Presentation: A Marriage of Models and Maps: Multivariate Spatio-Temporal Models for Ocean Community Dynamics
Speaker: James Thorson, PhD, Operations Research Analyst, Fishery Resource Analysis and Monitoring Division, Northwest Fisheries Science Center, National Marine Fisheries Service, NOAA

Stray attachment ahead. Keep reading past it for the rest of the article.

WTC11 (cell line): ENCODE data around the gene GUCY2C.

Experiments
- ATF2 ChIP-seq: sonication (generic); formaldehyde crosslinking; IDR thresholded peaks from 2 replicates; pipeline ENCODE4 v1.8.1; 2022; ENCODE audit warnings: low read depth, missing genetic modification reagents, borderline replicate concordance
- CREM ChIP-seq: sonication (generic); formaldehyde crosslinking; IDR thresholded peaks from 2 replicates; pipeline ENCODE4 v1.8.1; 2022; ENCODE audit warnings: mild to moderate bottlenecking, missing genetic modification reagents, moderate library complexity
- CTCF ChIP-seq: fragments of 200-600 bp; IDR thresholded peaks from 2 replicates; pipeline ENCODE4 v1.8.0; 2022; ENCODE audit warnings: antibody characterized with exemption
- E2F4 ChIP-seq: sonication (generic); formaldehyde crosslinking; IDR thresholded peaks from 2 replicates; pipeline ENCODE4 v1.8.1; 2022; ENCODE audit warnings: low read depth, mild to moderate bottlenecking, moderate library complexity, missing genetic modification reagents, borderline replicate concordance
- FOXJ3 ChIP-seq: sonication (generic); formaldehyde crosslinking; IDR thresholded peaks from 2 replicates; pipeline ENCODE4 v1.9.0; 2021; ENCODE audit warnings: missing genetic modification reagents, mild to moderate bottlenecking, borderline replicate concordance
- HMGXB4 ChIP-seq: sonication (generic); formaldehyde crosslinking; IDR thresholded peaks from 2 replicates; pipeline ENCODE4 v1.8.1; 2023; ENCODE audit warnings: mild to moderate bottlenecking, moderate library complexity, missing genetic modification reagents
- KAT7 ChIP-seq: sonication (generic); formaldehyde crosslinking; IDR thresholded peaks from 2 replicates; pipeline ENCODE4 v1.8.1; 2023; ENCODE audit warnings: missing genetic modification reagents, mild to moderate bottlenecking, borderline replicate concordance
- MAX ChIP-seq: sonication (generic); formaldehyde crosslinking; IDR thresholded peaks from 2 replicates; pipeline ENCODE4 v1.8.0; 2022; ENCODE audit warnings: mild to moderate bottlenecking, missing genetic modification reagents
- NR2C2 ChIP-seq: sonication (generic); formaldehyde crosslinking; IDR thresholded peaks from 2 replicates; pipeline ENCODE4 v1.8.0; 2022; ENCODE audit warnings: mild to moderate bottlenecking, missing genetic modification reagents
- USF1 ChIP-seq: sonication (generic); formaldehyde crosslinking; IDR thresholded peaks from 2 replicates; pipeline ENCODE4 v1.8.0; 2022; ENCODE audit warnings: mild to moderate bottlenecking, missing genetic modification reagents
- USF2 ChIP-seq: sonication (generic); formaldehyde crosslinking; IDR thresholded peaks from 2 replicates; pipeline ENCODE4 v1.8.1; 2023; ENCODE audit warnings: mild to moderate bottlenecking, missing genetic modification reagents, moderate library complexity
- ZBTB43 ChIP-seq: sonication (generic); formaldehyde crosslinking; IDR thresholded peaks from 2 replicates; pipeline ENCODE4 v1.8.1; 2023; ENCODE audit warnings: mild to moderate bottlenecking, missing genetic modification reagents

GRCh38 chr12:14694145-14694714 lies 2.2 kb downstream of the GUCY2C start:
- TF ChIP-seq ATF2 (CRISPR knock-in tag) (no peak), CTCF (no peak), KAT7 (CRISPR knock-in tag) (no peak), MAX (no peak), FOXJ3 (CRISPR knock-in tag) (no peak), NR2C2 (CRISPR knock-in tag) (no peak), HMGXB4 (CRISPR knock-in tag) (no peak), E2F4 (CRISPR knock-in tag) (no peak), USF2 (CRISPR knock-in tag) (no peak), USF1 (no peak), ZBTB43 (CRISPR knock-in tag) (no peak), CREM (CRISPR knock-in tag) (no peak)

Abstract: Theoretical mechanisms for species coexistence (in fishes, plants, plankton, etc.) typically involve understanding variation over time in abundance for multiple species at many different sites. These ecological models can increasingly be fitted using spatio-temporal statistical methods. However, these models involve four “big-N” problems: covariation among a large number of sites, years, species, and an asymmetric matrix representing species interactions. In this talk, I discuss recent progress in using automatic differentiation software (Template Model Builder) combined with the Laplace approximation to overcome all four big-N problems. In particular, I fit multivariate spatio-temporal models to fish sampling data using a sparse spatial precision matrix, combined with a factor-model for covariation among species and a separable space-time parameterization of abundance. I also introduce a rank-reduced parameterization of species interactions inspired by co-integration models from econometrics. Throughout, I demonstrate models using multidecadal surveys of fish populations worldwide, including an analysis of recovering grey seals in the Gulf of St. Lawrence. I conclude with research recommendations for using statistical methods to resolve fundamental questions regarding species coexistence mechanisms for natural communities.